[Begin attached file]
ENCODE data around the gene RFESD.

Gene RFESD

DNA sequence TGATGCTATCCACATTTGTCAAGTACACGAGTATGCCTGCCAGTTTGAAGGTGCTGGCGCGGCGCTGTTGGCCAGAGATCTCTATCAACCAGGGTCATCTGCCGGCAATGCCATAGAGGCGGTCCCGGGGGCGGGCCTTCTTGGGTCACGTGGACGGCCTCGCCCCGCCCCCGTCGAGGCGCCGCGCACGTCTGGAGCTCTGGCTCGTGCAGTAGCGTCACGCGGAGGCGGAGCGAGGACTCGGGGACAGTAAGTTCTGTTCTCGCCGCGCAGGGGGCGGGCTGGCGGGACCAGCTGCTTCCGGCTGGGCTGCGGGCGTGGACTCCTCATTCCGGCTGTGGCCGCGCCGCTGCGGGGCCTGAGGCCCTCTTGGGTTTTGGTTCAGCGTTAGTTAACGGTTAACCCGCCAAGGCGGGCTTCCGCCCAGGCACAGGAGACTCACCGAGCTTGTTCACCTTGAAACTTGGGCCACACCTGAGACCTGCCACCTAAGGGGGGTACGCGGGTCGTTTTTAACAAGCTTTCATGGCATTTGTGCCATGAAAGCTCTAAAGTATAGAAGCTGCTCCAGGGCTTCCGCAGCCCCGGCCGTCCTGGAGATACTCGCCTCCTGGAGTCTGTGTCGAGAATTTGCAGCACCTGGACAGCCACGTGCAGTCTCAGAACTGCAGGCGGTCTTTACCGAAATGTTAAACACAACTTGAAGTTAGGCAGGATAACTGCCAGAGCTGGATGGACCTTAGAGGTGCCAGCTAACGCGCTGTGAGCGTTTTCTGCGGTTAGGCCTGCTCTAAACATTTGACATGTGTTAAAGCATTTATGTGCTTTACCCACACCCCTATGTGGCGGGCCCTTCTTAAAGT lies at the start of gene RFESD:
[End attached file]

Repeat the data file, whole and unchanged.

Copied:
ENCODE data around the gene RFESD.

Gene RFESD

DNA sequence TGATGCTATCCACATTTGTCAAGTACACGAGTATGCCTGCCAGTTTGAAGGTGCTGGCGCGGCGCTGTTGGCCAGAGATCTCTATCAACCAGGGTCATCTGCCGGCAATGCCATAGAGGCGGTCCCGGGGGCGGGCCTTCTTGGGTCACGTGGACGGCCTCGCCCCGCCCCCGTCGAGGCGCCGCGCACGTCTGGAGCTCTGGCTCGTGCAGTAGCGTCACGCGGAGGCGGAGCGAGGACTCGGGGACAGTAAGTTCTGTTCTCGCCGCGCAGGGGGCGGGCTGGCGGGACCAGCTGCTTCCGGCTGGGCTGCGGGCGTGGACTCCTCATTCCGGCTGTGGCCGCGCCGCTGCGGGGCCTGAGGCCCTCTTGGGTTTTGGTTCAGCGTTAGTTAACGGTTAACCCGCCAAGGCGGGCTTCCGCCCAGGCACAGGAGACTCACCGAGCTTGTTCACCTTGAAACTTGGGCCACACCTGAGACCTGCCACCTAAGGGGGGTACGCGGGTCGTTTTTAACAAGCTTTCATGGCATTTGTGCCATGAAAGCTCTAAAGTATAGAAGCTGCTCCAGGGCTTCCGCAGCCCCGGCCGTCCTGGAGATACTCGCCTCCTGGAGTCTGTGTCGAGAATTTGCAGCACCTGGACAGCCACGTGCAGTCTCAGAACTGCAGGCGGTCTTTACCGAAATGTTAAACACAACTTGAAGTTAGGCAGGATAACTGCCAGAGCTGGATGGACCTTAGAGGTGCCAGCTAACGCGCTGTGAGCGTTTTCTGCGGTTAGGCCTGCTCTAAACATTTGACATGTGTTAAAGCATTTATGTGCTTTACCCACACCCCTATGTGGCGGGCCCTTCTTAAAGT lies at the start of gene RFESD: